The SEC’s New SPAC Rules: Mandatory Disclosure and More Liability

Amid a significant slowdown in initial public offerings by special purpose acquisition companies (“SPACs”) and de-SPAC transactions in the last two years, the U.S. Securities and Exchange Commission (the “SEC”) has adopted new rules that aim to align de-SPAC transactions more closely with traditional IPOs by mandating specific disclosures and increasing the potential liability of deal participants.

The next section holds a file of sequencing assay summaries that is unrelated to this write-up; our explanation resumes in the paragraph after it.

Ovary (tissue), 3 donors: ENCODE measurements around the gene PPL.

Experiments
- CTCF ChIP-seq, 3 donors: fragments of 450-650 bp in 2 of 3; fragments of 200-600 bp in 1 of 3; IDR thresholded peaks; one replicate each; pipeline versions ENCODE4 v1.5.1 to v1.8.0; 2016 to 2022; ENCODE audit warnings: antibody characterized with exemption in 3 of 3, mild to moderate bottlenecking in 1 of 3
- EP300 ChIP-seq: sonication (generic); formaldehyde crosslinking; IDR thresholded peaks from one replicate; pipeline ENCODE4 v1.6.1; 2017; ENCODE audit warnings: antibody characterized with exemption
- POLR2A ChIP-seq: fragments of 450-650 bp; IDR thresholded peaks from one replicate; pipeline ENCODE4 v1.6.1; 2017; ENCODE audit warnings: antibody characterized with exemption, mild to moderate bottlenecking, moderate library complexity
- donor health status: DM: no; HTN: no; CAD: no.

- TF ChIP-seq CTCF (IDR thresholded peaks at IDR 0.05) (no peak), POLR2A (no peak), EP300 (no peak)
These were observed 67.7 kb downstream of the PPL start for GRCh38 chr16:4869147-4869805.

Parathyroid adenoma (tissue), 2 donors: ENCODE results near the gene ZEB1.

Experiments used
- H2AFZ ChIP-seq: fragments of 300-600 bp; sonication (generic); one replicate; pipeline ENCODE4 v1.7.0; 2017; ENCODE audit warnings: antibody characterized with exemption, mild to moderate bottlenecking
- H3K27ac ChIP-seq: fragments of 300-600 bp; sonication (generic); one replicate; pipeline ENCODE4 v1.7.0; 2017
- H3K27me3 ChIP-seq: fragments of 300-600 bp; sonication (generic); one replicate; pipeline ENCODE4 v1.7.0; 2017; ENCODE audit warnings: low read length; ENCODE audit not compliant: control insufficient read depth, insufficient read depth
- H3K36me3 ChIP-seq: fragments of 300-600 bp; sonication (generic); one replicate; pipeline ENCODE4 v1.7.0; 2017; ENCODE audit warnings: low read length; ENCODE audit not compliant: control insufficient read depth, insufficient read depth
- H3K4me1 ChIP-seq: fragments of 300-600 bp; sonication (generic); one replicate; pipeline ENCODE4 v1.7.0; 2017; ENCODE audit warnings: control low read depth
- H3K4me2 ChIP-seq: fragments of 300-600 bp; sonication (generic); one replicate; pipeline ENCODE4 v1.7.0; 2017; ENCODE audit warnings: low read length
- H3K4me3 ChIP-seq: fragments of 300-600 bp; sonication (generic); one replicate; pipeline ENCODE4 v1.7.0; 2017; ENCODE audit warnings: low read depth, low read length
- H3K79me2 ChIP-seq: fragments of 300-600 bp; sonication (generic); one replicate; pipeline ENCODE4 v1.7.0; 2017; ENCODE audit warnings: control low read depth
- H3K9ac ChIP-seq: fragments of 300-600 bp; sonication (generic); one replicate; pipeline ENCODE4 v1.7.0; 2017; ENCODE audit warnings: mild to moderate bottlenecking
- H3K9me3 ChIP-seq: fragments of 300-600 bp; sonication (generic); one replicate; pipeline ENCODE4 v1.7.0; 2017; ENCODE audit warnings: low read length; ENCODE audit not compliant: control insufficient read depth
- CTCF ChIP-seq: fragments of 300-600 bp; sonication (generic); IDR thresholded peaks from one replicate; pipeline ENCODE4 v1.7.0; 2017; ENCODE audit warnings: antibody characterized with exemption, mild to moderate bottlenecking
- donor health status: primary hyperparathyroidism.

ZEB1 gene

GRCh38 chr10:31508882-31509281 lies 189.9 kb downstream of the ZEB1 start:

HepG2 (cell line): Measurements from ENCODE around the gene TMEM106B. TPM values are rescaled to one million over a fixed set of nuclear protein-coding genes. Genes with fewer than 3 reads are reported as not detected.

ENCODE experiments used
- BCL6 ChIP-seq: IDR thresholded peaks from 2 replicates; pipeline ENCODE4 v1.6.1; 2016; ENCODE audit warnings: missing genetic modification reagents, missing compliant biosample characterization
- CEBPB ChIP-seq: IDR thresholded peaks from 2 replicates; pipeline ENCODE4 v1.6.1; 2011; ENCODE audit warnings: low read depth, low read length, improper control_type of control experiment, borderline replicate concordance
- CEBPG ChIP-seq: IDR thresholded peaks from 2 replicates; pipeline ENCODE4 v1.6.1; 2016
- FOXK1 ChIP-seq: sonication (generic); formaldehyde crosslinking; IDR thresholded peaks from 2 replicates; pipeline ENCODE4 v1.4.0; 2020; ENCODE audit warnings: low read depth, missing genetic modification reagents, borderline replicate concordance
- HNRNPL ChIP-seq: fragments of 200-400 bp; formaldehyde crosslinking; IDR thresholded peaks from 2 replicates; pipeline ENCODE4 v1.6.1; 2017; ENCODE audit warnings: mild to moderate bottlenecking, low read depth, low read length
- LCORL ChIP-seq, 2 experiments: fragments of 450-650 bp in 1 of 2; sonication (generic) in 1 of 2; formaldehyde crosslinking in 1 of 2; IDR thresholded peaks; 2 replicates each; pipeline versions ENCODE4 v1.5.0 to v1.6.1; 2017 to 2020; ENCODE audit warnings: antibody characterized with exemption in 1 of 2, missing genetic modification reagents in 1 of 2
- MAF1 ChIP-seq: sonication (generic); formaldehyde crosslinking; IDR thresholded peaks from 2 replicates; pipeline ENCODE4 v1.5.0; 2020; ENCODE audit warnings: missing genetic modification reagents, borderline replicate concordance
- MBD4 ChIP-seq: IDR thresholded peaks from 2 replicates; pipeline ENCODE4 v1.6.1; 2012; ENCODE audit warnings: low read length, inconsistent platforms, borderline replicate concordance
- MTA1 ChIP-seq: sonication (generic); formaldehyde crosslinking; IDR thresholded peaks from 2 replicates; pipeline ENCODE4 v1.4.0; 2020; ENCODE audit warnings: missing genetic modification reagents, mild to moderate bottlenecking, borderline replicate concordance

With some key exceptions, the final rules are substantially similar to the SEC’s 2022 proposal. Significantly, the SEC chose not to require a fairness statement in connection with de-SPAC transactions, which as originally proposed would have meant that fairness opinions would have been required in every deal, with materially burdensome effects on timing, cost and achievability of transactions. The SEC also retreated from its more aggressive proposal on underwriter liability in the final rules, but market practice has already changed due to the 2022 proposal, and banks are unlikely to change their procedures now.